Now is the time to empower women in technology, to promote creativity, rid oneself of groupthink, and embrace diversity
        Her dad worked for IBM and she grew up in Upstate New York, the HQ of IBM
            The father of everyone she knew worked at IBM
        She has two kids
            Her son is 21 at the University of Arizona
            Her daughter is 17 
        Through her IBM career, she's moved a lot; and that's why she wanted to move back to Arizona
            She started in NY, then to Tuscon, then a whole bunch of different places, then to Oregon, back to Tuscon, then to Raleigh, NC
            At this time, the kids were getting older and started to vocalize their desires more strongly
            Moving so much began to impact her children's lives
        She's really passionate about empowering women
            In IBM, they have some women's networking groups that she founded
            Often, they'll have conferences at universities for the purpose of networking with female STEM members
        She feels that she has a pretty balanced like; not every day is balanced, but she does well for herself
            She's there for all the important familial things, and even some of the unimportant things
    Acquisitions and Integrations (cont'd)
        In IBM, we characterize deals into four categories
        Complementary Point Products
            Highly complementary technology buys that fill gaps in core platforms
            Typically small start-up companies
            Gain time to market
            Leverage IVM sales channels
        Opportunistic Consolidations
            Companies with significant revenue streams in IVM core segments
            Retain customers and leverage install base
            Achieve cost & expense synergies
            Clear communication of product roadmap is key
        Adjacent Segment
            Companies with significant revenue streams that have an affinity to IVM core business
            Leverage IBM sales channels and customer relationships
            Leaders are often IBM partners
            Manage parnter impacts
        Bold Market Entry/Leadership
            Leap into a new market area
            Market leaders in new growth segments
            Strong ecosystems
            Large customer install bases
            Usually command premium valuations
        Watson health has been forming as they've integrated more and more companies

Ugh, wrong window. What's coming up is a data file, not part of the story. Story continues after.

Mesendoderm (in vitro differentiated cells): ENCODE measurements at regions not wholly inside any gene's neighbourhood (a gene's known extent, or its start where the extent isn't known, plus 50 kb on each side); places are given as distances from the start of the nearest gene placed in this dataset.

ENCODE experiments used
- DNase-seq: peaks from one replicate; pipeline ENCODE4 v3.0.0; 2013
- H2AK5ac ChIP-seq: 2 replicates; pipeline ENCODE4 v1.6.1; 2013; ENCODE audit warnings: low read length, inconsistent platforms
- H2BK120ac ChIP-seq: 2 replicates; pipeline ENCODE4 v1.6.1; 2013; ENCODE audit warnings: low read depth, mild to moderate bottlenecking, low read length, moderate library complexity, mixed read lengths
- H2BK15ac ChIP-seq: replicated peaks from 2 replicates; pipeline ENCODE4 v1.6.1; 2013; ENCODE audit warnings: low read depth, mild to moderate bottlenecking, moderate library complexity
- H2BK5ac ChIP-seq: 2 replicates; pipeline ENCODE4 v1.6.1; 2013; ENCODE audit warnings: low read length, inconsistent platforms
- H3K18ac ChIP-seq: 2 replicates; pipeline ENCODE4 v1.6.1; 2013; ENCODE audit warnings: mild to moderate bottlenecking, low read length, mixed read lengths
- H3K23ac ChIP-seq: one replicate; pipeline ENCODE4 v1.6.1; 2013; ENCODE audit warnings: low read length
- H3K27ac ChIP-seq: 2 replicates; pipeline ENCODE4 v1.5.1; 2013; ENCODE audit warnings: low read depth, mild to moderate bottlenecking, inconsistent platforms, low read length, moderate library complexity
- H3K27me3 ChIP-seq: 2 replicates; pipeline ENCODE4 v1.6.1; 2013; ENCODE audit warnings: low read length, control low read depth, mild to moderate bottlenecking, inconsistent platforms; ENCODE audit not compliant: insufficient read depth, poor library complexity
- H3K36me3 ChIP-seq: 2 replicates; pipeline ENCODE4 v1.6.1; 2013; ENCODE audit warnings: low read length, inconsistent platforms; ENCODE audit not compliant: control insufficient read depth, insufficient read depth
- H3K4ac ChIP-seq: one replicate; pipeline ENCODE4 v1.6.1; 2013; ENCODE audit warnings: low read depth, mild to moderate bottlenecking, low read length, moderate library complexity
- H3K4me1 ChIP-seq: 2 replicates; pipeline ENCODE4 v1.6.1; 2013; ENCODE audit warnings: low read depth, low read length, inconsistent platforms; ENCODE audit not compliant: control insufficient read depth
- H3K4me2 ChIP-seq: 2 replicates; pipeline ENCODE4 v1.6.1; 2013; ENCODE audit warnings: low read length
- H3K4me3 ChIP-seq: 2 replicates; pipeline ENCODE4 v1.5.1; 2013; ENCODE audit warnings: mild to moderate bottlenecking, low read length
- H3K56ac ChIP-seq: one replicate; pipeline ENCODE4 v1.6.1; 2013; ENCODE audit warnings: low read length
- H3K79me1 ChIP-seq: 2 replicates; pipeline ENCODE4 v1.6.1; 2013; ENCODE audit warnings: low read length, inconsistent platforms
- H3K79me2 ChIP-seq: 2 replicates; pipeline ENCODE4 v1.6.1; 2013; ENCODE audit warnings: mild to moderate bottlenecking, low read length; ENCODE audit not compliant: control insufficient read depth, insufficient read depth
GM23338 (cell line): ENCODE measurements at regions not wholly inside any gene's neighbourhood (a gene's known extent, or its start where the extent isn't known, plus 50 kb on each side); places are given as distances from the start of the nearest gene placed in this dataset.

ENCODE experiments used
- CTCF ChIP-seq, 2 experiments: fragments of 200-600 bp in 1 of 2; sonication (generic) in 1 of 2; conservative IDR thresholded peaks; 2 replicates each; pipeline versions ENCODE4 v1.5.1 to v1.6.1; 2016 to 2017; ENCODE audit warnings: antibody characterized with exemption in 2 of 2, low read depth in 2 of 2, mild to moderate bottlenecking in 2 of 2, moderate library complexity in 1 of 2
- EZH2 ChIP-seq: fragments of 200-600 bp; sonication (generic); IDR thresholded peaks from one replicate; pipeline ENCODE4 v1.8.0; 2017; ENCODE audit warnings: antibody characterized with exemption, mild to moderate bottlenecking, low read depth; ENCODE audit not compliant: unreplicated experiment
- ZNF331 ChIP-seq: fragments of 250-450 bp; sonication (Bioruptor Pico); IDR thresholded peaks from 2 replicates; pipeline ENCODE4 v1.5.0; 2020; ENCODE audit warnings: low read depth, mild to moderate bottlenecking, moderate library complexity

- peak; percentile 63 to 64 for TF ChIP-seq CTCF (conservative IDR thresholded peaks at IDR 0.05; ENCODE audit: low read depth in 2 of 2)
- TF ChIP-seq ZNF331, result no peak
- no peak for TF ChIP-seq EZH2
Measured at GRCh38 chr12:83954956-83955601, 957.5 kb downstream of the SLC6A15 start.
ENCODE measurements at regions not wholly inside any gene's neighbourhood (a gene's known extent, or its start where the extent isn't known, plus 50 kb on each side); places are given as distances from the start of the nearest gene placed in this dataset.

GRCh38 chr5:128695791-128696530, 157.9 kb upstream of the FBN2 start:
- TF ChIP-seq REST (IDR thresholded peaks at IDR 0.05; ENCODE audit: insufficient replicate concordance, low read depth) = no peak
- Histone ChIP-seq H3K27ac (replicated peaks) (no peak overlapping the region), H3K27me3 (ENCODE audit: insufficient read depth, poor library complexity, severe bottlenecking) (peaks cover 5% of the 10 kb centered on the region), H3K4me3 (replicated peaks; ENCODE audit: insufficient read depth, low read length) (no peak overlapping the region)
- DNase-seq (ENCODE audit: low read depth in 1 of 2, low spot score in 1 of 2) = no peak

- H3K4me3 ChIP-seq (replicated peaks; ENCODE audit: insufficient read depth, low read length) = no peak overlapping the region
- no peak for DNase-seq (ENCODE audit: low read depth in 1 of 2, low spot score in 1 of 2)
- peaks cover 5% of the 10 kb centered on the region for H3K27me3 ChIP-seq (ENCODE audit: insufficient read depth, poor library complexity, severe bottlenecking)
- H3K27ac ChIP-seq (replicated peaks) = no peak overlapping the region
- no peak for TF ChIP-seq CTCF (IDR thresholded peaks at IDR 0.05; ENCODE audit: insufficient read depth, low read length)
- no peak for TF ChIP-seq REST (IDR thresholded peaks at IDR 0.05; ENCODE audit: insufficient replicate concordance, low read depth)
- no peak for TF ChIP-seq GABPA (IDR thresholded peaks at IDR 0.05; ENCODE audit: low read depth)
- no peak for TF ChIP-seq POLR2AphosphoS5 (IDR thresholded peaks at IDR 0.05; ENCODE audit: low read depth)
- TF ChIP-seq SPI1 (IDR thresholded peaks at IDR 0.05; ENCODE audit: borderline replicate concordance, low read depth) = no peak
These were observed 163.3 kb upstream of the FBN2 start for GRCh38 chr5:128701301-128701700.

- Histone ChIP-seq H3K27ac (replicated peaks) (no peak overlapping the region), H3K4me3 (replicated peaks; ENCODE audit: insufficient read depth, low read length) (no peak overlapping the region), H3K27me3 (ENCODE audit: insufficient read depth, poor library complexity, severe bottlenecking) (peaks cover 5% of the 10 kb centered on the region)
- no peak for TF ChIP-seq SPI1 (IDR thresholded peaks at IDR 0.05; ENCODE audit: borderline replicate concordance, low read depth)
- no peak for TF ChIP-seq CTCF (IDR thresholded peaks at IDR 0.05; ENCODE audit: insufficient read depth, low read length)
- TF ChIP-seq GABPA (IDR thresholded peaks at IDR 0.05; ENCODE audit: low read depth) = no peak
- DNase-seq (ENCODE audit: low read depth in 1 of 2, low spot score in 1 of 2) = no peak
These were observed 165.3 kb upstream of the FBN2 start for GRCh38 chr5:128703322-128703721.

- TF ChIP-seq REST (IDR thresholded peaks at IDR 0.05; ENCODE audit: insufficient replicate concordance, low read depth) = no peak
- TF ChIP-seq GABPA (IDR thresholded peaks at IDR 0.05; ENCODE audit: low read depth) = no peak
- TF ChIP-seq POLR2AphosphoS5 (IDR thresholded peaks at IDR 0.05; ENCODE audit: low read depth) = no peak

Watson has acquired over 150 companies, but the rate of acquisition ebbs and flows
        Qualities that Watson looks for in a company:
            Willingness of the company to be acquired
            Culture -- what kind of corporate culture do they have and will it be a fit in the business unit that they're going into?
            Their financials
            Their customers -- do they have the same customers as us, or are they going to enable us to grow our customer base
            Where they're located, what kind of area of the country -- is it an area that's hard to keep or attract skills?
                Typically, they buy a company and accelerate their growth -- double the people that they have
                Sometimes California companies are hard to keep skills
        How do you guys ensure that there are constantly startup companies available?
            They have a capital group that funds some new startup-type companies
        There's a very formal process for acquisition
            There's something called a deal committee run by the IBM CFO -- representation across all of IBM
            Firstly, there's a strategy approval
                For example, you're a manager and you see the market moving from hard disks to flash, you could get an agreement for a strategy exploration
                You start talking to a number of companies and put everybody on confidential agreements because you're sharing secrets
                Sometimes the companies really just say: "We really just want to get bought"
                As you work through this strategy and you talk to the companies, you can't make it known that you're going to go try to buy somebody
                    That could affect their stock price